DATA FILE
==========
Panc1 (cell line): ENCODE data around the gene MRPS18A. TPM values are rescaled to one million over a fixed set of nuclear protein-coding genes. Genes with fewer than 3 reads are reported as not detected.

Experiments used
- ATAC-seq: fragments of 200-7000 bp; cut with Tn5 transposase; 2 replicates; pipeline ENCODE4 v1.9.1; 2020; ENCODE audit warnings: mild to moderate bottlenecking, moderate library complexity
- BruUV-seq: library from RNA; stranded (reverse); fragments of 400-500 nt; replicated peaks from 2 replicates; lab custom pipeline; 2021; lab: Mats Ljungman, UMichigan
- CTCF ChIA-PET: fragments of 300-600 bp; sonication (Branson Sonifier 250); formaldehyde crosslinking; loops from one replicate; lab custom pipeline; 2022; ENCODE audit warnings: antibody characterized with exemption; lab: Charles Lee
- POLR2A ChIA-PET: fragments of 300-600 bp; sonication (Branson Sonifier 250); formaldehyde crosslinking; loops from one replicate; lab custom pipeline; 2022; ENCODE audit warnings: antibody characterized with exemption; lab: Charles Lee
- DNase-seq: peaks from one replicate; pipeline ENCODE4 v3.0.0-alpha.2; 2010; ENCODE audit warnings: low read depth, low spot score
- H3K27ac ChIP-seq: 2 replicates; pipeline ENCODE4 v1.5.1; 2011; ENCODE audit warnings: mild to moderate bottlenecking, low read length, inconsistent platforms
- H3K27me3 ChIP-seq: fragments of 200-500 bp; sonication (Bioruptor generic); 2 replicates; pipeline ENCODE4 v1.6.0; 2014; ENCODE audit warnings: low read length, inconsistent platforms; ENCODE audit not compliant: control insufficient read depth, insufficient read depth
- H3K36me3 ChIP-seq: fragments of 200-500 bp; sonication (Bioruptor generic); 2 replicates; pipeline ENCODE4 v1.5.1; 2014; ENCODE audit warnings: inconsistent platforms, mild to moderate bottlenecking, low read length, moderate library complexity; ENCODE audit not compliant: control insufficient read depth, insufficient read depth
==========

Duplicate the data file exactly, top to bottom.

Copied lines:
Panc1 (cell line): ENCODE data around the gene MRPS18A. TPM values are rescaled to one million over a fixed set of nuclear protein-coding genes. Genes with fewer than 3 reads are reported as not detected.

Experiments used
- ATAC-seq: fragments of 200-7000 bp; cut with Tn5 transposase; 2 replicates; pipeline ENCODE4 v1.9.1; 2020; ENCODE audit warnings: mild to moderate bottlenecking, moderate library complexity
- BruUV-seq: library from RNA; stranded (reverse); fragments of 400-500 nt; replicated peaks from 2 replicates; lab custom pipeline; 2021; lab: Mats Ljungman, UMichigan
- CTCF ChIA-PET: fragments of 300-600 bp; sonication (Branson Sonifier 250); formaldehyde crosslinking; loops from one replicate; lab custom pipeline; 2022; ENCODE audit warnings: antibody characterized with exemption; lab: Charles Lee
- POLR2A ChIA-PET: fragments of 300-600 bp; sonication (Branson Sonifier 250); formaldehyde crosslinking; loops from one replicate; lab custom pipeline; 2022; ENCODE audit warnings: antibody characterized with exemption; lab: Charles Lee
- DNase-seq: peaks from one replicate; pipeline ENCODE4 v3.0.0-alpha.2; 2010; ENCODE audit warnings: low read depth, low spot score
- H3K27ac ChIP-seq: 2 replicates; pipeline ENCODE4 v1.5.1; 2011; ENCODE audit warnings: mild to moderate bottlenecking, low read length, inconsistent platforms
- H3K27me3 ChIP-seq: fragments of 200-500 bp; sonication (Bioruptor generic); 2 replicates; pipeline ENCODE4 v1.6.0; 2014; ENCODE audit warnings: low read length, inconsistent platforms; ENCODE audit not compliant: control insufficient read depth, insufficient read depth
- H3K36me3 ChIP-seq: fragments of 200-500 bp; sonication (Bioruptor generic); 2 replicates; pipeline ENCODE4 v1.5.1; 2014; ENCODE audit warnings: inconsistent platforms, mild to moderate bottlenecking, low read length, moderate library complexity; ENCODE audit not compliant: control insufficient read depth, insufficient read depth